The healthcare sector of IT walks a tightrope consisting of privacy, data security and the need to grow and update the infrastructure. HIT faces more challenges with HIPPA laws and privacy concerns then most other areas and with the convergence of mobile technologies, cloud computing, virtualization, clinical analytics and the upcoming IDC-10 (International Statistical Classification of Diseases and Related Health Problems), HIT could be the most active area within the IT sector next year. To help you hone in on where the career opportunities lie, here are eight HIT trends for 2013.
1. Mobile Healthcare
The adoption of smartphones and tablets in HIT comes as no surprise. These devices are helping doctors, nurses and other healthcare workers get their jobs done on the move.
It's easy to see the promise that mobile technology holds for the future of healthcare, but the challenges lie in security and HIPPA privacy regulations. "This is a huge topic for any organization. Whether it is a mobile cart, a tablet or a smartphone, you need to give caregivers access at their fingertips. The [other] challenge in healthcare is that it's not a one-size-fits-all initiative. Beyond just finding a solution for all you then have to worry about security and application presentation to all of these types of devices," says Joseph Hobbs, CIO at Community Hospital at Anderson located in Anderson, Indiana.
2. Cloud Computing and Virtualization
Not only are CIOs faced with growing and updating infrastructure, they also have to find a way to do it while saving money and resources. Virtualization is one of the ways IT professionals in HIT is trying to achieve this goal. It has been becoming more and more common and will likely continue, making IT workers with skills in cloud and virtualization in demand in 2013. "Most organizations have already been virtualizing servers and storage, a trend that will continue," says Spooner.
Cloud computing while being adopted on nonmission critical systems is still being held back due to HIPPA privacy and security concerns, but as the cloud industry matures and security catches up, companies will likely move more and more systems to the cloud, so they can focus on their core business objectives. "Cloud computing is accelerating at a somewhat slower pace, with organizations more frequently adopting private cloud technologies as vendor offerings mature, [and] prove their security models and become more cost-effective," says Spooner.
3. Big Data/Clinical Data Analytics
"Clinical analytics are a top priority for all providers, and big data is beginning to move from research to mainstream," says Spooner. Using clinical analytics, doctors can see what the most common ailment and conditions are; look at recovery rates for different procedures; and monitor vital signs of patients remotely, in real time.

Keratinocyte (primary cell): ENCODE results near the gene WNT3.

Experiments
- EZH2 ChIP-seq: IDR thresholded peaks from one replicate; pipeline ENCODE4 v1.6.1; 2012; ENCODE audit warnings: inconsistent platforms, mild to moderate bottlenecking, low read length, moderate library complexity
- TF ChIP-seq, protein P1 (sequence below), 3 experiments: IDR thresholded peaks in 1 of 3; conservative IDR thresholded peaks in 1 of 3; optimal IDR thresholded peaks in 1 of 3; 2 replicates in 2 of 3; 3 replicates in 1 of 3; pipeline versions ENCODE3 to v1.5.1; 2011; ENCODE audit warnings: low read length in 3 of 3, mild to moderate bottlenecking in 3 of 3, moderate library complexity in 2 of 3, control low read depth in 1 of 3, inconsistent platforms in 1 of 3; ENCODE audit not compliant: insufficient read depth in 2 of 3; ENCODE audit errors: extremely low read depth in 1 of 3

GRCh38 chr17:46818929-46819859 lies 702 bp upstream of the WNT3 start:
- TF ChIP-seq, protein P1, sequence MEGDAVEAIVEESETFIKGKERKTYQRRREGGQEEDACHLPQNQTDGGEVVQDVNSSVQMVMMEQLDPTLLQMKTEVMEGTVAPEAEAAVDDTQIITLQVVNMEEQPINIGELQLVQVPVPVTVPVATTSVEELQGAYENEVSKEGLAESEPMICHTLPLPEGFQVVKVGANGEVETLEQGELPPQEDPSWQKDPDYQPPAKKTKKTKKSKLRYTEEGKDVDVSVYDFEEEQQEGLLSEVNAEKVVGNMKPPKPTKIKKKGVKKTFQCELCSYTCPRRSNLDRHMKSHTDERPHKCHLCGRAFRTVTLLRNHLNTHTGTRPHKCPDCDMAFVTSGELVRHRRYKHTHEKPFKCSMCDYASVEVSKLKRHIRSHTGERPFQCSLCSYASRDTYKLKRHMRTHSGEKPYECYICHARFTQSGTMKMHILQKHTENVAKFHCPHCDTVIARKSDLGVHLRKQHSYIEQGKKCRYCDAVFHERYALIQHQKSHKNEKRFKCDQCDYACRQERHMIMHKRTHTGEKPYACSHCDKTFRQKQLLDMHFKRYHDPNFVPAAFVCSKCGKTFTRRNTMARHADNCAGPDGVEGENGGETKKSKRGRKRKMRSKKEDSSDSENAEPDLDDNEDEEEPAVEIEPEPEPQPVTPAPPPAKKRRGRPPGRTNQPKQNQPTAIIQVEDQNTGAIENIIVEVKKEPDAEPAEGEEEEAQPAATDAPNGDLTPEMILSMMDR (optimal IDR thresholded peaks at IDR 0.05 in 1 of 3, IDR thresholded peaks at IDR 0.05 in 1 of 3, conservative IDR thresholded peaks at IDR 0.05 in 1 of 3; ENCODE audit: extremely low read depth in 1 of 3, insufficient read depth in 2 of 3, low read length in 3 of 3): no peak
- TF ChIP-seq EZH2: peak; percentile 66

It also provides a means for hospitals to use population data to identify patients with chronic illnesses such as diabetes, asthma or high blood pressure. These patients often require repeat visits and information provided by analytics could help better identify, train and educate these patients to better treat their disease or illness reducing costly ER visits and follow-ups.
"We are seeing HIT companies begin to apply advanced analytics tools to understand population health opportunities, increasingly important as the industry advances to collaborative, accountable care models," says Spooner. The challenge-and the opportunity for IT pros with analytics skills-- lies in finding efficient ways to store and maintain all this data while keeping it secure from prying eyes.
And, of course, there is the bottom line. Big data is giving providers a way to better examine where their resources are being spent. This, in turn, allows them to see how cost effective intricate and expensive procedures are. Then a hospital or a doctor can decide to invest more time and money in a specific area because it generates more revenue. Or, to the contrary, they could drop an area because it's not making money or is even losing money.
4. ICD-10 Compliance
The International Statistical Classification of Diseases and Related Health Problems, or ICD, is a diagnostic coding system put in place by the World Health Organization and used by healthcare providers globally.
While the rest of the world uses ICD-10, the U.S is still operating on ICD-9, an outdated version of the code set. This medical classification list holds different codes for symptoms, diseases, injuries, external causes and a host of other things including billing software, which should be a good indicator of just how far it reaches into the healthcare sector.
"The transition from the ICD-9 coding structure to ICD-10 is major. ICD-10 will provide far greater coding specificity for more accurate reimbursement and research," says Spooner.